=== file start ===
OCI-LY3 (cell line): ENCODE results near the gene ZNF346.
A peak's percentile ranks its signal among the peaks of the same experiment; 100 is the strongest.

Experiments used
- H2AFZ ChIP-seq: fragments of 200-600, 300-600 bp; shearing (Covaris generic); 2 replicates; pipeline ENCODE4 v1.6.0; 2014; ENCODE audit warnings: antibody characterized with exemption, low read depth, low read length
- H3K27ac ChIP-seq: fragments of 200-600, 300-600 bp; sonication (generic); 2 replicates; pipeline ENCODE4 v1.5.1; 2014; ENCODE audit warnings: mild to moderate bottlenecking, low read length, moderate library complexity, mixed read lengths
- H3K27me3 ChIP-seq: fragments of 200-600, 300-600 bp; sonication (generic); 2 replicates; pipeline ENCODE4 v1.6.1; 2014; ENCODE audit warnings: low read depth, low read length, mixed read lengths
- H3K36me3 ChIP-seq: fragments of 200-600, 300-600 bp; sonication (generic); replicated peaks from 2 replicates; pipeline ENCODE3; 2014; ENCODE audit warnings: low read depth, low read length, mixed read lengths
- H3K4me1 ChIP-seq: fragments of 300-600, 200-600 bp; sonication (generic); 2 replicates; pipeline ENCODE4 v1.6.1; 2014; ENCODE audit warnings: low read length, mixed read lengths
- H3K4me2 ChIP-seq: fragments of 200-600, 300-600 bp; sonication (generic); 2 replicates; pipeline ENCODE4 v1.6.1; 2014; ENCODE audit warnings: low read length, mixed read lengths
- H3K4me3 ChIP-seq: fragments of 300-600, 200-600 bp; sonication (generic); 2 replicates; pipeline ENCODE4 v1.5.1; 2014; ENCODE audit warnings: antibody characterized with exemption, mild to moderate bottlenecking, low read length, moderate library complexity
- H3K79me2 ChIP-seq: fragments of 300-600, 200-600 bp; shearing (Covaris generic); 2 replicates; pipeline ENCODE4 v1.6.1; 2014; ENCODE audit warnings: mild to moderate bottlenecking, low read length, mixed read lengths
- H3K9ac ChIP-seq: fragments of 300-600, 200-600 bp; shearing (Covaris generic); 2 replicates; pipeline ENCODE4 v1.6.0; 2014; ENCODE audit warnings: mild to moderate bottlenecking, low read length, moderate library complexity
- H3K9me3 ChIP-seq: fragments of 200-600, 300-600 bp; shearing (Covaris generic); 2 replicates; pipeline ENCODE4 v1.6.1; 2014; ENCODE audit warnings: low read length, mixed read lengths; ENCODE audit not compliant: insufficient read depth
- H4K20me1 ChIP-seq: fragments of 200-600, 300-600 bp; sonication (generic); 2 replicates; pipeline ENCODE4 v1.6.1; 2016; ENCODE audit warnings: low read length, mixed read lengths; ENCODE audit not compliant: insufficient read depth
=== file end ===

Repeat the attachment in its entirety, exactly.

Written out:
OCI-LY3 (cell line): ENCODE results near the gene ZNF346.
A peak's percentile ranks its signal among the peaks of the same experiment; 100 is the strongest.

Experiments used
- H2AFZ ChIP-seq: fragments of 200-600, 300-600 bp; shearing (Covaris generic); 2 replicates; pipeline ENCODE4 v1.6.0; 2014; ENCODE audit warnings: antibody characterized with exemption, low read depth, low read length
- H3K27ac ChIP-seq: fragments of 200-600, 300-600 bp; sonication (generic); 2 replicates; pipeline ENCODE4 v1.5.1; 2014; ENCODE audit warnings: mild to moderate bottlenecking, low read length, moderate library complexity, mixed read lengths
- H3K27me3 ChIP-seq: fragments of 200-600, 300-600 bp; sonication (generic); 2 replicates; pipeline ENCODE4 v1.6.1; 2014; ENCODE audit warnings: low read depth, low read length, mixed read lengths
- H3K36me3 ChIP-seq: fragments of 200-600, 300-600 bp; sonication (generic); replicated peaks from 2 replicates; pipeline ENCODE3; 2014; ENCODE audit warnings: low read depth, low read length, mixed read lengths
- H3K4me1 ChIP-seq: fragments of 300-600, 200-600 bp; sonication (generic); 2 replicates; pipeline ENCODE4 v1.6.1; 2014; ENCODE audit warnings: low read length, mixed read lengths
- H3K4me2 ChIP-seq: fragments of 200-600, 300-600 bp; sonication (generic); 2 replicates; pipeline ENCODE4 v1.6.1; 2014; ENCODE audit warnings: low read length, mixed read lengths
- H3K4me3 ChIP-seq: fragments of 300-600, 200-600 bp; sonication (generic); 2 replicates; pipeline ENCODE4 v1.5.1; 2014; ENCODE audit warnings: antibody characterized with exemption, mild to moderate bottlenecking, low read length, moderate library complexity
- H3K79me2 ChIP-seq: fragments of 300-600, 200-600 bp; shearing (Covaris generic); 2 replicates; pipeline ENCODE4 v1.6.1; 2014; ENCODE audit warnings: mild to moderate bottlenecking, low read length, mixed read lengths
- H3K9ac ChIP-seq: fragments of 300-600, 200-600 bp; shearing (Covaris generic); 2 replicates; pipeline ENCODE4 v1.6.0; 2014; ENCODE audit warnings: mild to moderate bottlenecking, low read length, moderate library complexity
- H3K9me3 ChIP-seq: fragments of 200-600, 300-600 bp; shearing (Covaris generic); 2 replicates; pipeline ENCODE4 v1.6.1; 2014; ENCODE audit warnings: low read length, mixed read lengths; ENCODE audit not compliant: insufficient read depth
- H4K20me1 ChIP-seq: fragments of 200-600, 300-600 bp; sonication (generic); 2 replicates; pipeline ENCODE4 v1.6.1; 2016; ENCODE audit warnings: low read length, mixed read lengths; ENCODE audit not compliant: insufficient read depth